An American drone targeted and killed several suspected Al Qaeda fighters in western Yemen on Monday, the first U.S. airstrike after weeks of civil unrest that appeared to disrupt counter-terrorism operations in the Arab nation.
U.S. officials said the deadly attack showed that U.S. counter-terrorism operations are continuing despite the collapse of the American-backed government last week after a rebel militia known as the Houthis seized nominal control in Sana, the capital.
The turmoil in Sana separately forced the State Department to limit operations at the U.S. Embassy, which has been running on a reduced staff since September. Officials said the mission will continue to handle consular emergencies, such as helping Americans with lost passports, and was not evacuated.
"The U.S. embassy will be closed to the public until further notice out of an abundance of caution and care for our employees and others who may be visiting the embassy," according to an embassy statement. "We are continuously analyzing the security conditions and will resume consular operations as soon as our analysis indicates we are able to do so safely."
Missiles fired from the drone, which apparently was operated by the CIA, struck a vehicle in Marib province, a region about 75 miles east of Sana, said a U.S. official who spoke on the condition of anonymity to discuss a sensitive operation.
Three men suspected of being low-level fighters with Al Qaeda's powerful affiliate in Yemen, Al Qaeda in the Arabian Peninsula, were killed, the official said. No high-ranking members of the group, which claimed responsibility for the deadly attack this month on a satirical magazine in Paris, were killed.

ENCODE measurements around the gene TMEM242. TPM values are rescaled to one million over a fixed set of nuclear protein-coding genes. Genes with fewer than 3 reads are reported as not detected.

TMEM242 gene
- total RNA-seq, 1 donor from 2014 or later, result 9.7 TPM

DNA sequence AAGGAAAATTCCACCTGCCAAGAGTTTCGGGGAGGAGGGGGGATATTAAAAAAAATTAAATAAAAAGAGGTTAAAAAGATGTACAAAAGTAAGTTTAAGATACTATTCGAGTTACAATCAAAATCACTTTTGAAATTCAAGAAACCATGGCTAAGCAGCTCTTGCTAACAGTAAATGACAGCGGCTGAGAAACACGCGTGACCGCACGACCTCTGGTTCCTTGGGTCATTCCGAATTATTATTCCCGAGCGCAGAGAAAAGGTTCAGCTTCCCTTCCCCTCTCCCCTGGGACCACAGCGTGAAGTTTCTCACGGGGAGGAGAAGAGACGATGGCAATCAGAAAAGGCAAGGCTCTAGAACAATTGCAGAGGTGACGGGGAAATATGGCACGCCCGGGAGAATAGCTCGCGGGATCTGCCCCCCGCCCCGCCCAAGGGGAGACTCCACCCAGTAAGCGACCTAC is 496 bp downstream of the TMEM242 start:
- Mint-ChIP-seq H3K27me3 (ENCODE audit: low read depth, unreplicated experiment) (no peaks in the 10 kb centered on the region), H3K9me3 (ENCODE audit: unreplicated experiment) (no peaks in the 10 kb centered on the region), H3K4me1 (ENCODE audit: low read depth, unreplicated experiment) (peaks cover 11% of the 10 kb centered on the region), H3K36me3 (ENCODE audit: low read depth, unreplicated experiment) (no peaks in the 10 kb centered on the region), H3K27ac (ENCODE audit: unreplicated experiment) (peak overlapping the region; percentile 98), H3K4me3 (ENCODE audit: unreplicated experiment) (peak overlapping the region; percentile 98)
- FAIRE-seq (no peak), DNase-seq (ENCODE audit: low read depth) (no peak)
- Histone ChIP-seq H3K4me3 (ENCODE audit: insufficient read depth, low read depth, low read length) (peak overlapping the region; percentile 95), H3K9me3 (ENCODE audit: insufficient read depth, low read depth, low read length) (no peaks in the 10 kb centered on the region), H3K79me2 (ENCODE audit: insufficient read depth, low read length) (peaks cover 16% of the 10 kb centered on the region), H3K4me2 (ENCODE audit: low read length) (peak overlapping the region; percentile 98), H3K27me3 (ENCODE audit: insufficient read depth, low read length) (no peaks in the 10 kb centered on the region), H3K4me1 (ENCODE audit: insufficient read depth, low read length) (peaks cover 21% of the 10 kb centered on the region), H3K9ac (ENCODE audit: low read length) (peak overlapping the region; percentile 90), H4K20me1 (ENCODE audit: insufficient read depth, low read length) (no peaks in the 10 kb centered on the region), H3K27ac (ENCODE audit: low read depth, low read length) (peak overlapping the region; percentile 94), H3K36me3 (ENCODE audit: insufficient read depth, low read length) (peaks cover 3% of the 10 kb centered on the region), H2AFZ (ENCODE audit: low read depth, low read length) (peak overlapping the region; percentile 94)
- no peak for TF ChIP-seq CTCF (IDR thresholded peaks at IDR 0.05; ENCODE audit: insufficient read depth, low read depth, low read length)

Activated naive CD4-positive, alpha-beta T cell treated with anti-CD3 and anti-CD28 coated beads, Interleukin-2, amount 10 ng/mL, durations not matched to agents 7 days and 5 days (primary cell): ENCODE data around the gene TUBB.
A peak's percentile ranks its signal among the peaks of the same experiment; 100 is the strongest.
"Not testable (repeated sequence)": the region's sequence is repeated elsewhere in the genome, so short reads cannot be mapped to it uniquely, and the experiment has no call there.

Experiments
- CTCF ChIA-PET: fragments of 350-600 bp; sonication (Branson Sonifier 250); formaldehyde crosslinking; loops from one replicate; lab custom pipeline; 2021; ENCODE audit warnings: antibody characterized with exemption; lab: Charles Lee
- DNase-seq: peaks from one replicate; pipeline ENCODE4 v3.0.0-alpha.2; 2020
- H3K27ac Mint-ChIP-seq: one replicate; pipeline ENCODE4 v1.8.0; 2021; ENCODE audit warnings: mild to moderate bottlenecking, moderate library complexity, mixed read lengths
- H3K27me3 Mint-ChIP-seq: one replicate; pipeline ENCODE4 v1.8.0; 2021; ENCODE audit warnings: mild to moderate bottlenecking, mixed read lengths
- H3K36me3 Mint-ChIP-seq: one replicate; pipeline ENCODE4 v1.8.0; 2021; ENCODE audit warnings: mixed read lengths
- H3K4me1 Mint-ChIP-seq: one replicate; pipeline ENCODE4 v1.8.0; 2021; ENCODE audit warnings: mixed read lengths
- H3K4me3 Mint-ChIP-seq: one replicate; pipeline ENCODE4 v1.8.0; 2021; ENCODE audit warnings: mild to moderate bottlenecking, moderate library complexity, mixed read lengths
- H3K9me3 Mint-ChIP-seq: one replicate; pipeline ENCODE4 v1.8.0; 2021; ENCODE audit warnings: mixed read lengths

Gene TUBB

The air strike is unlikely to quell a partisan battle over the Obama administration's approach to the upheaval in Yemen. Republicans have accused the Obama administration of easing counter-terrorism operations and allowing the Houthis, an Iran-backed Yemeni militia, to gain control over a U.S. ally.
On Sunday, Sen. John McCain (R-Ariz.), chairman of the Senate Armed Services Committee, called for sending more U.S. special operations forces to Yemen, and said the administration's policy was "delusional."
U.S. officials have offered conflicting views of whether the CIA and Pentagon still could conduct counter-terrorism operations. Some officials said they have continued unabated, and others said the campaign had wound down as Yemen's political crisis drew in government security forces.
Complicating the assessments is the role of the Houthis. They are mostly adherents of a Shiite Muslim sect that accounts for about a third of Yemen's population. They are enemies of Al Qaeda but hostile to U.S. and Saudi interference in Yemeni affairs.
Monday's drone strike, after a lengthy pause, suggests the U.S. had obtained a degree of maneuvering room to target the Houthis' foes.
Jen Psaki, a State Department spokeswoman, said the U.S. would "maintain our counter-terrorism pressure on AQAP … we've been doing that."
U.S. officials "have long-standing partnership with elements of the security services … those continue," she told reporters.
The Houthi militia has taken over large parts of the central government, however. The militia has been aided by Iranian weapons and advisors from Iran's Revolutionary Guard, according to U.S. officials, raising fears that the group would try to shut down U.S. operations against Al Qaeda.
The U.S. reportedly flies drones into Yemen from bases in Saudi Arabia and Djibouti, a tiny nation on the Horn of Africa. A military official said the Pentagon did not conduct the strike on Monday. The CIA would not comment on the strike.
Yemeni President Abdu Rabu Mansour Hadi and his Cabinet resigned last week after Houthi rebels had surrounded the presidential palace and residence and days of clashes ensued. Hadi has been backed by the U.S. and much of the international community in his plans to bring democracy to the country.